Day: November 13, 2015

Armaan continues to thrill audiences almost 50 years after its release at the Ali Auditorium on Saturday where over 200 senior citizens sang along to the tunes of its soundtrack.

The Citizens Archive of Pakistan (CAP) held a screening of the Lollywood classic under its “CAP Lollywood Night: Old is Gold” project.

Armaan, which was released in 1966, ran for 75 weeks straight earning it a platinum jubilee. The current screening was attended by many who wanted to reminisce about Pakistan’s golden era in cinema.

“This was the first movie I went to see after my wedding. It brings back all those memories,” Mrs Omar, who was with her daughter, told Pakistan Today.

“It was one of the films that my friends and I snuck out for in the middle of the night during the weekdays,” laughed Mr Jawed, a grandfather.

Raju Jamil, veteran actor and chief guest at the screening, said that he was present at nine locations during the making of the movie in Karachi and Murree. He recalled Waheed Murad’s status as a style icon and Zeba’s ability to charm everyone.

He was of the opinion that while the revival of Lollywood is welcome, it cannot compare to the standards of the ‘60s.

“Can you recall a single movie from the last three to five years where people cried and wrote letters for it to be brought back to the cinemas? Neither can I! For Armaan such a response existed because of movies like it, along with the music, left a lasting mark,” he said.

The audience sang along to all the songs in the movie. Everyone clapped along to Koko Korina – when Waheed clapped onscreen, the audience mimicked him. Everyone laughed during the lighter scenes, cried when Zeba cried, and whistled as the movie ended.

While talking to Pakistan Today after the movie, Oral History Project Director Muhammad Owais Rana, emphasised the importance of Lollywood “CAP works towards preserving the chronicles of Pakistan’s rich history and heritage, and Lollywood is a big part of it. We hope to show the new generation what a treasure we had and make them appreciate it,” he said.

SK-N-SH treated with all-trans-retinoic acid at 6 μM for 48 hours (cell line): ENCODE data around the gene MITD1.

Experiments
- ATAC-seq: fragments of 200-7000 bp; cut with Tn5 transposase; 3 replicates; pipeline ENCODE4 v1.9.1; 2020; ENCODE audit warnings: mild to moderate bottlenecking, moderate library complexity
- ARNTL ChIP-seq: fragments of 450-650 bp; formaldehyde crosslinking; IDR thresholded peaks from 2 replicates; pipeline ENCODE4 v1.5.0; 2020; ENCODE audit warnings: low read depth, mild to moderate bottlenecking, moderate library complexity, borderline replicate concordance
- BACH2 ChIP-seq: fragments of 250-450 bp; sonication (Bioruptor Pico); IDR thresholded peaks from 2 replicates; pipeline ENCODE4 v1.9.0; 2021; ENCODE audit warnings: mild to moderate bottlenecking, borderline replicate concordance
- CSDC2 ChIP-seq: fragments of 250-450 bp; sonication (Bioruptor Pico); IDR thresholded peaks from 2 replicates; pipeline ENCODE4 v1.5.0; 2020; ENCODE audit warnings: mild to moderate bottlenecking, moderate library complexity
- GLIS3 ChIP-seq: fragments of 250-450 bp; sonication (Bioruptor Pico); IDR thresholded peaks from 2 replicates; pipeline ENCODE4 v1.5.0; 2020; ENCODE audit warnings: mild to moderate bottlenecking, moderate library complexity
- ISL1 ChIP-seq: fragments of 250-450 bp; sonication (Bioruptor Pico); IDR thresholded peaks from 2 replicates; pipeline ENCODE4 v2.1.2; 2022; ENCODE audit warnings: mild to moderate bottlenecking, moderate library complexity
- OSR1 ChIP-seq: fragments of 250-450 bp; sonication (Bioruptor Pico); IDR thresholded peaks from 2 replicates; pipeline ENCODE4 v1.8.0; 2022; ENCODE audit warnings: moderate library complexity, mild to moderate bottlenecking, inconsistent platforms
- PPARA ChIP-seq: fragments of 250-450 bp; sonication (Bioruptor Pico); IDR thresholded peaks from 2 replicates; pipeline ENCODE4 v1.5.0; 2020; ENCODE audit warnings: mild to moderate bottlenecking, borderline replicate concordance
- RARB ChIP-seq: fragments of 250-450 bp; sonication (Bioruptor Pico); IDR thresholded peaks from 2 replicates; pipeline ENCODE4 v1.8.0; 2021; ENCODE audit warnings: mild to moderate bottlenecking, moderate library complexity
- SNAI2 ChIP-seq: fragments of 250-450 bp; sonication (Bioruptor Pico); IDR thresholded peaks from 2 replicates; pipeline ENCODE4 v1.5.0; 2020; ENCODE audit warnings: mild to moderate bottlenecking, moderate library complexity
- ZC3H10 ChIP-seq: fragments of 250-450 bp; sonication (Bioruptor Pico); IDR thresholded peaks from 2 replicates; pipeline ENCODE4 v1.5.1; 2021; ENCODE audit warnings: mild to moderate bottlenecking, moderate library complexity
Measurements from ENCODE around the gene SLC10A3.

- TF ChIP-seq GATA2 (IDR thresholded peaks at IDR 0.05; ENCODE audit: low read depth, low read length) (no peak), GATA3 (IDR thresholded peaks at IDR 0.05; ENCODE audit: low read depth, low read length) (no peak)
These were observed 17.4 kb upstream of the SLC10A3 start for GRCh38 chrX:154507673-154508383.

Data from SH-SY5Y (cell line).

Although many flocked to see the movie, the younger generation was notably lacking in attendance. The ones that did show up were pleasantly surprised by the movie. “This is the first time I have watched a full-fledged black and white Lollywood movie, and I must say I am pleased,” Mehwish, an MBA student, said after the movie.

CAP will be holding the next screening in Islamabad and ultimately hopes to open a museum and heritage centre, which will focus on Pakistani history, photography, culture, literature, and historical documentation. The aim is to demonstrate the strength and spirit of Pakistan from the perspective of a citizen.

Originally Published in Pakistan Today 

On the eve of Prime Minister Nawaz Sharif’s visit to America, let’s discuss the dynamics of Pakistan with another growing power structure, possibly the Asian Pivot, as said by Hilary Clinton herself, India, and the USA.

Pakistan’s geopolitical significance is undisputedly important to USA, India and China.

Though Pak-US governments try to maintain a strategic partnership, there definitely is a trust deficit.

The recent spanner in the works in, so to say, in the relations between India and Pakistan was thrown in with the Mumbai attacks on 26 November, 2008.

It was on this day that a group of militants simultaneously attacked multiple targets in Mumbai, killing around 183 people, including 22 foreign nationals, while some 327 people were injured.

During December 2008 the Pakistani government admitted that 26/11 might have been partly planned on Pakistani soil, while strongly denying accusations that the perpetrators were aided by Pakistan’s intelligence.

Keeping in mind the coming visit of the Pakistan PM to the US, it would be of great use to go through some of the most prominent incidents between Pakistan and India, Pakistan and US and the US and India, and how these incidents have shaped the relations between these countries over the past few years.

On 16 June 2009, on the sidelines of a Shanghai Cooperation Organisation (SCO) summit in Yekaterinburg (Russia), Prime Minister Manmohan Singh on meeting President Zardari flouted traditional norms of diplomacy, saying that, “my mandate is to tell you that Pakistani territory should not be used for terrorism against India” in the presence of the international media.

On 16 July 2009, PM Gillani met with Singh in the Egyptian city of Sharm-el-Sheikh during the NAM summit. They issued a joint statement which stated “both prime ministers recognised that dialogue is the only way forward. Action on terrorism should not be linked to the Composite Dialogue Process and these should not be bracketed.”

During this time Pakistan and the US had good relations.

Oct 2009 – Kerry-Lugar Bill passed, which granted $7.5nbillion of non-military aid under certain circumstances showing USA’s distrust in Pakistan’s military.